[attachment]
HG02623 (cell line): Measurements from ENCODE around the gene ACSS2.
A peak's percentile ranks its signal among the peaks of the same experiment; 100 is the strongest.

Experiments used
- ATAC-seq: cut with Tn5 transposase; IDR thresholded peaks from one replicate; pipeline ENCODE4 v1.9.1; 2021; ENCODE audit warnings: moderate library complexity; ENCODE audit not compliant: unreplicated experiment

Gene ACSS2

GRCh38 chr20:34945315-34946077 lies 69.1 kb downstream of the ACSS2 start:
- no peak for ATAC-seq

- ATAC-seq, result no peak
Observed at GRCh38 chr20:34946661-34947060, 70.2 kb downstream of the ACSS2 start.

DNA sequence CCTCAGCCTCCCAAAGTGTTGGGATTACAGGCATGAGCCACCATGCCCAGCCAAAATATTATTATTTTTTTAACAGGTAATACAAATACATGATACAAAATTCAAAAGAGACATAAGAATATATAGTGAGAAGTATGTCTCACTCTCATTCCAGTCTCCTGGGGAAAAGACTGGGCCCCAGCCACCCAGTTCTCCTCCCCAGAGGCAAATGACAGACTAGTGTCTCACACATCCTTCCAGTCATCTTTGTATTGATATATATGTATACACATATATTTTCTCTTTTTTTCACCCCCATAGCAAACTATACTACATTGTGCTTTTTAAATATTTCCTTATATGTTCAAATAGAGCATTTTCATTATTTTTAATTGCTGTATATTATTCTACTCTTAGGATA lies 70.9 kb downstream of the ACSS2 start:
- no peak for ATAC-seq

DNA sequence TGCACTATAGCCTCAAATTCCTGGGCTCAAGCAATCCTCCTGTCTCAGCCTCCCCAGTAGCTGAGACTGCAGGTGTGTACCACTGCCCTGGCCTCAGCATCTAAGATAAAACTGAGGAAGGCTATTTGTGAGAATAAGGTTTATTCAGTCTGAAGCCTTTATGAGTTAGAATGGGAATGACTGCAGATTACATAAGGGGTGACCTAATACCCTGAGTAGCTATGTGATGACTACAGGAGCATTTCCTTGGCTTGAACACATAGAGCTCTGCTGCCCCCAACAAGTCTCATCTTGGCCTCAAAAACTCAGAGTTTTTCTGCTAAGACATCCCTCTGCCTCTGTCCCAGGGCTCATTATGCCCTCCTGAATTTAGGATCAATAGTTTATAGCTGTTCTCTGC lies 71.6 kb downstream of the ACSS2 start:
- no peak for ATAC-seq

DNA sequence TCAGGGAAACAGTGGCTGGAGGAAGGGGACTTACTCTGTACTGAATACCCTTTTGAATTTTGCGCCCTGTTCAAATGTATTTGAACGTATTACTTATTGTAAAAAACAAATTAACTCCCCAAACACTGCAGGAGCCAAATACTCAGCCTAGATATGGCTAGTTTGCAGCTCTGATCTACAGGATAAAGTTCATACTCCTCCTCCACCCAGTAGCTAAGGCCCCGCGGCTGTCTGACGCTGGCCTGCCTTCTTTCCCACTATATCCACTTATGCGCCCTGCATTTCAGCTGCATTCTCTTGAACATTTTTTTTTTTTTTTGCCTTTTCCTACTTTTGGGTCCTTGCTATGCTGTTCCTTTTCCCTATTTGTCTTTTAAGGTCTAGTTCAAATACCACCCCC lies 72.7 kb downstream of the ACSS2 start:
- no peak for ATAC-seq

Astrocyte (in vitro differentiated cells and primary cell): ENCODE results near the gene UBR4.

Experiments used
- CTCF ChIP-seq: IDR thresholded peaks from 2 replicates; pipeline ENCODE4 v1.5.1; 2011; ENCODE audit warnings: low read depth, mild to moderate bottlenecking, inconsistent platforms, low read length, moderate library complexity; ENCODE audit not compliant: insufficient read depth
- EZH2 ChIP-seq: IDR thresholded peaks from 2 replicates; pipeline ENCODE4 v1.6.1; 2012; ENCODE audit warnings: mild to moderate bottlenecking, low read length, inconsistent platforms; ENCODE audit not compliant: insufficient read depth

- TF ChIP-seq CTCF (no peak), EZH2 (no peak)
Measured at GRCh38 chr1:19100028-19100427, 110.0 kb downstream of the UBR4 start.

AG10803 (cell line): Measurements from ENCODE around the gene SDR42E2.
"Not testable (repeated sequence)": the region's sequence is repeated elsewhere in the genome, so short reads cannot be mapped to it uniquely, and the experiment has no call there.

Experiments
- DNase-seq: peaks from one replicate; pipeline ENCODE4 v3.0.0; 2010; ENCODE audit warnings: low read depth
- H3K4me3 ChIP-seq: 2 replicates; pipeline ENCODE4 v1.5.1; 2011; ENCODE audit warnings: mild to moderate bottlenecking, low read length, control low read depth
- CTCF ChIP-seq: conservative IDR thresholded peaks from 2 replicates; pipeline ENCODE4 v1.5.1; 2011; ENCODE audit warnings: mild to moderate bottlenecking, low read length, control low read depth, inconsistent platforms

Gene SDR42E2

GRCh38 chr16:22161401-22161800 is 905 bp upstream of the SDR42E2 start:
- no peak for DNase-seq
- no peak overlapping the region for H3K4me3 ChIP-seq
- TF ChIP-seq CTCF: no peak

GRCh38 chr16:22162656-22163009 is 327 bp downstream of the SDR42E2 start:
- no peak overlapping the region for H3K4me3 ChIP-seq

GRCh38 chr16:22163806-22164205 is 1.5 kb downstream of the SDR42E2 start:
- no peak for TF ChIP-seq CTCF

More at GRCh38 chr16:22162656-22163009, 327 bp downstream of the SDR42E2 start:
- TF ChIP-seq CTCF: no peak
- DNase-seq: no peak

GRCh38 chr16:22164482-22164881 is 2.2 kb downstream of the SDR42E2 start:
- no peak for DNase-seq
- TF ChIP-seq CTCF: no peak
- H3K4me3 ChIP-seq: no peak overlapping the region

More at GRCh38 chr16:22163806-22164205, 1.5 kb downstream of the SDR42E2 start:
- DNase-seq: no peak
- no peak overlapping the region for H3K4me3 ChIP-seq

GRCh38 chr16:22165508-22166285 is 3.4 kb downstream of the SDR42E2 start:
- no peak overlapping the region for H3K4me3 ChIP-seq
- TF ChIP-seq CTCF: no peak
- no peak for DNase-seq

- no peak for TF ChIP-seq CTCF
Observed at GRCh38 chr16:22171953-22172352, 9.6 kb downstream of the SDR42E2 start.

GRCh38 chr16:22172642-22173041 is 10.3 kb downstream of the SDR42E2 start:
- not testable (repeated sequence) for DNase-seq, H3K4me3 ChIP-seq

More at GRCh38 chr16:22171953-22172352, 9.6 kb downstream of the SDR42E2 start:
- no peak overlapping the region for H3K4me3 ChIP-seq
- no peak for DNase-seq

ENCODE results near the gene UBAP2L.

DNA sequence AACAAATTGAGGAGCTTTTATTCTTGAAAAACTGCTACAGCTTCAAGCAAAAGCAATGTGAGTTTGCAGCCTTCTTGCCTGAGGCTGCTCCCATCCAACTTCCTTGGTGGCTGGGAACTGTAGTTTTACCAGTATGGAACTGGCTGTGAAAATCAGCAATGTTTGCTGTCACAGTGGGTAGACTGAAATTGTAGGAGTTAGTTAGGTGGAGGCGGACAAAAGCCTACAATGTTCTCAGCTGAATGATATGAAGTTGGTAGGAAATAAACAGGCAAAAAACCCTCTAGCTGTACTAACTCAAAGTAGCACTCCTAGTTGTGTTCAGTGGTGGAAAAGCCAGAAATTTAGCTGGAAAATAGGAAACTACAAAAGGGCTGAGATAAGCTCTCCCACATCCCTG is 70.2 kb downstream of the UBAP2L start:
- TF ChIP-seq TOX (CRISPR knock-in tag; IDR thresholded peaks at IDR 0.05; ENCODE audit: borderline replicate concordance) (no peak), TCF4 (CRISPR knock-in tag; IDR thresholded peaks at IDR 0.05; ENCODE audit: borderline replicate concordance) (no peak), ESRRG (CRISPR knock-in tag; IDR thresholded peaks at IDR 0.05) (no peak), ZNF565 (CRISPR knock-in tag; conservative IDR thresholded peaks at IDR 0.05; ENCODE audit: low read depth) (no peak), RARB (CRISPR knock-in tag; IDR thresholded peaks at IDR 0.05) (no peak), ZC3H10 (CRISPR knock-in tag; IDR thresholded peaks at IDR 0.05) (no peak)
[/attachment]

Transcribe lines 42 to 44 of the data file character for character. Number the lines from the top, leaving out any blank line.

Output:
- TF ChIP-seq CTCF: no peak
- H3K4me3 ChIP-seq: no peak overlapping the region

More at GRCh38 chr16:22163806-22164205, 1.5 kb downstream of the SDR42E2 start: